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Let $u(x,y) \in L^1(\mathbb{R}^2)$, then $u(x,v)-u(x+\xi,v+\eta)$ considered as function of $(x,y)$ is also belongs to $L^{1}(\mathbb{R}^2)$. We can define a function $$ F(\xi,\eta) = \int\limits_{\mathbb{R}^2}|u(x,y)-u(x+\xi,y+\eta)|dxdy $$ Is it true that $F(\xi,\eta) \to 0$ when $(\xi,\eta) \to 0$? In other words, it is possible to pass to the limit under the integral sign?

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Try studying Lemma 1.4 here: – Siminore Oct 28 '12 at 9:49
@Siminore I have some problem: continuous function $g \in C(\mathbb{R}^2)$ might not be uniformly continuous – Nimza Oct 28 '12 at 9:56
up vote 1 down vote accepted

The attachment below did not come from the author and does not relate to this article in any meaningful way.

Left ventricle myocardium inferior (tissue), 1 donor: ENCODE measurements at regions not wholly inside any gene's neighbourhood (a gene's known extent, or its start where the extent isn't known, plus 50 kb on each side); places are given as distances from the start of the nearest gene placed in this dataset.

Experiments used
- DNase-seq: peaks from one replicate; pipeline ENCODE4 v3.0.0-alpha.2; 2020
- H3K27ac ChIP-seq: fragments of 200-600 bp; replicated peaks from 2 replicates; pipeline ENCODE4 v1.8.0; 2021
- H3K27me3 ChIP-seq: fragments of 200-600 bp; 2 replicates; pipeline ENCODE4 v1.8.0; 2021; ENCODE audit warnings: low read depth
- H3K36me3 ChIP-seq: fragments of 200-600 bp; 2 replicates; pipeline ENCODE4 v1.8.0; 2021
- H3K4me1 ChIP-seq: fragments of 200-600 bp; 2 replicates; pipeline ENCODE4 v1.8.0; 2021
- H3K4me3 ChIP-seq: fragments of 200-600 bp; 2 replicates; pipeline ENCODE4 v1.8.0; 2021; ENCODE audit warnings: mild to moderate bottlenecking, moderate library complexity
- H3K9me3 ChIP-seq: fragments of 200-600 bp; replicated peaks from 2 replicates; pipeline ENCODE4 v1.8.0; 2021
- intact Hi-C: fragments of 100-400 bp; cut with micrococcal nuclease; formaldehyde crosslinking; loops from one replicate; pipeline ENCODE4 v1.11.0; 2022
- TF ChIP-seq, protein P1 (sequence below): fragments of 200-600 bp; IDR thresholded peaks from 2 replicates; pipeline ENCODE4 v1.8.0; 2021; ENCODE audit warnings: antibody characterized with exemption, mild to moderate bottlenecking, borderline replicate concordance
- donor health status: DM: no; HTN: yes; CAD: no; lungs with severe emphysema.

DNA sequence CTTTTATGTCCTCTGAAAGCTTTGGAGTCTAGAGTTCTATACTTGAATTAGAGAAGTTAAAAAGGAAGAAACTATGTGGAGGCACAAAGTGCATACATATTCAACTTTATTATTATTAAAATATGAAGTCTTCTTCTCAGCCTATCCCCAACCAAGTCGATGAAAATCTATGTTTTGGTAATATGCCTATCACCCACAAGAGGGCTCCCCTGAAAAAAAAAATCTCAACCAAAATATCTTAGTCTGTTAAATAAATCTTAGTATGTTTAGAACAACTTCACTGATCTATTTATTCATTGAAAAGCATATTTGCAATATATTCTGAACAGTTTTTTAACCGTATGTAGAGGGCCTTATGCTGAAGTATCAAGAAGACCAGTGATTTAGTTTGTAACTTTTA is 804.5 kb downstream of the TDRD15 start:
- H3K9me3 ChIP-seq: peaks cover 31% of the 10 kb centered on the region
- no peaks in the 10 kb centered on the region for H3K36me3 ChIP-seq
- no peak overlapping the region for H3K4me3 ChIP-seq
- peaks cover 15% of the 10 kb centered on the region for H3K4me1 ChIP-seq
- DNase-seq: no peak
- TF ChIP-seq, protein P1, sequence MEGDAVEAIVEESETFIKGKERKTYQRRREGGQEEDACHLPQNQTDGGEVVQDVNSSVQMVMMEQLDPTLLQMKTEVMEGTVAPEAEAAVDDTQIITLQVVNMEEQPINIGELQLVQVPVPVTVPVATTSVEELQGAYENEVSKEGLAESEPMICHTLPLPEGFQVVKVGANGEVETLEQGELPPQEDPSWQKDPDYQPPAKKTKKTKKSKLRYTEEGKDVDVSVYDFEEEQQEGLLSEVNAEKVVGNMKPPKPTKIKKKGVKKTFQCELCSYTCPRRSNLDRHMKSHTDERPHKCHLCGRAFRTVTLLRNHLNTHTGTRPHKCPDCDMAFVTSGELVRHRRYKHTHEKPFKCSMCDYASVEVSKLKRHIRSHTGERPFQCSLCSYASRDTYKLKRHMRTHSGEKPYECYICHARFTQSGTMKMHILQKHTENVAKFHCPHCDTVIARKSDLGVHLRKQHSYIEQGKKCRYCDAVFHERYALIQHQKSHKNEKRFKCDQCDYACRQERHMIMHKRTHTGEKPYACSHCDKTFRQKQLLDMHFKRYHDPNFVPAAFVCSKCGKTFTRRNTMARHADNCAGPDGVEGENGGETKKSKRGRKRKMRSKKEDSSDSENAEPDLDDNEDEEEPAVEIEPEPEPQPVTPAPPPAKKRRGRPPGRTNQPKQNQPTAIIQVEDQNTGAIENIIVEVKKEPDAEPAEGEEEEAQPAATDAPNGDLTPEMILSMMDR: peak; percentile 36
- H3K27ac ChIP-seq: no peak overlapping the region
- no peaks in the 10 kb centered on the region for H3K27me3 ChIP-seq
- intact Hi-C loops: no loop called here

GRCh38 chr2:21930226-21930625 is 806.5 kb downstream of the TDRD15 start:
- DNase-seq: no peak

The key is to use $\{u_n\}$, a sequence of continuous functions with compact support, which approximate $u$ in $L^1(\Bbb R^2)$, say $\lVert u-u_n\rVert_{L^1(\Bbb R^2)}\leq n^{—1}$. We have \begin{align}|F(\xi,\eta)|&\leq \int_{\Bbb R^2}|u(x,y)-u_n(x,y)|dxdy+\int_{\Bbb R^2}|u_n(x+\xi,y+\eta)-u_n(x,y)|dxdy\\&+\int_{\Bbb R^2}|u_n(x+\xi,y+\eta)-u(x+\xi,y+\eta)\\ &\leq 2n^{-1}+\int_{[-A_n,A_n]^2}|u_n(x+\xi,y+\eta)-u_n(x,y)|dxdy, \end{align} as $u_n$ has a compact support, and we can assume $|\eta|+|\xi|\leq 1$. So for a fixed $n$, using uniform continuity of $u_n$ on $[-A_n,A_n]^2$, we get $$\limsup_{(\eta,\xi)\to (0,0)}|F(\xi,\eta)|\leq 2n^{-1},$$ which gives the wanted result as $n$ is arbitrary.

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